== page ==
Pensioners paid £4.4bn more in income tax than UK government claimed

Pedro Gonçalves
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Pensioners paid £4.4bn more in income tax than UK government claimed

The UK government has been accused of "sneaking out" figures after it emerged pensioners paid £4.4bn more in income tax on their pensions in 2016-17 than had previously been expected.

Retirees actually paid £17.9bn in income tax in 2016/17, compared to a previously published estimate of £13.5bnn: a £4.4bn difference compared to the original forecast.

In its pension tax relief data published this week, HM Revenue & Customs stated in a footnote that the calculation of tax being paid by pensioners has changed. Instead of using a sample survey, the figures are now based on real time information supplied by pension schemes. 

It is outrageous that the Government has sneaked out these massive revisions to the figures for the amount that pensioners pay in tax without any comment"

This means that the taxman has corrected its own figures which explains the £4.4bn difference.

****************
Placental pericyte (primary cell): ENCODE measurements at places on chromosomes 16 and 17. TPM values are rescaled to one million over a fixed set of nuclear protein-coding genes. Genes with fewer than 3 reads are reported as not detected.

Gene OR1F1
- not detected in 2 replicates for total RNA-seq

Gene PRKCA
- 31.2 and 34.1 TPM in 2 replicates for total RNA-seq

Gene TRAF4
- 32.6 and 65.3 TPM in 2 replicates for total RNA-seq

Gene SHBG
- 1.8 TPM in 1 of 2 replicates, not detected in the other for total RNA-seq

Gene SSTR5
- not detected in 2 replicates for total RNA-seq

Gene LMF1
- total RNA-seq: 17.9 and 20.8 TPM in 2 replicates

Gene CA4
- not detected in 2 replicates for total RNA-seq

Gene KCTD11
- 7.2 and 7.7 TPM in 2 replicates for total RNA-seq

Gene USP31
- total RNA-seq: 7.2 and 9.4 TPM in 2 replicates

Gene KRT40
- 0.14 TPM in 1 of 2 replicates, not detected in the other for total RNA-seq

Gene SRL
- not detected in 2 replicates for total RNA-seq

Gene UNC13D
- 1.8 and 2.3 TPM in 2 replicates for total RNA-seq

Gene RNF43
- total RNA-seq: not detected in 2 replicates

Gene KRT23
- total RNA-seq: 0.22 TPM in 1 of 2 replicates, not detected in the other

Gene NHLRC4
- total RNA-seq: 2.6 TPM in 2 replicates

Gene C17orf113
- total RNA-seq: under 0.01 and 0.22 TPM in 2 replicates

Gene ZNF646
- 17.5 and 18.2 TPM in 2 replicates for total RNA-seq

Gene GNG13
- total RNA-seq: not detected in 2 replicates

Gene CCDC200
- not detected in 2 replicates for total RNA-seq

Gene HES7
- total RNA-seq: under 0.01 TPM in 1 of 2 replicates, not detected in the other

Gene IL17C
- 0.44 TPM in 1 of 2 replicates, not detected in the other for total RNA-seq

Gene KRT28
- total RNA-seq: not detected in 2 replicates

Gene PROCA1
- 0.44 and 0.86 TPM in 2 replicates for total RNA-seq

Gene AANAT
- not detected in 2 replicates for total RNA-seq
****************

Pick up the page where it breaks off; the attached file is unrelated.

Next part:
Analysis from life insurance and pensions company Royal London went on to show the government made billions of pounds more on tax relief on pension contributions than previously thought.

The taxman took home £5bn more than originally estimated, with the amount of tax relief on pensions contributions coming in at £1.3bn lower than forecast.

Sir Steve Webb said: "It is outrageous that the Government has sneaked out these massive revisions to the figures for the amount that pensioners pay in tax without any comment.

"It is clear that pensioners who have worked hard and saved hard are putting billions extra back into the economy through the tax on their pensions.

"The revised figures also show that the cost of tax relief on pension contributions is much lower than thought."

The Chancellor of the Exchequer Philip Hammond said last week that the current pension tax reliefs are "extraordinarily generous and are among the most expensive elements of tax relief in the system". The new figures seem to challenge that.

Pension income is taxable, except for the 25% lump sum. Income from Isas is not taxable, but savers do not get the same tax breaks on contributions as they do with a pension.

 

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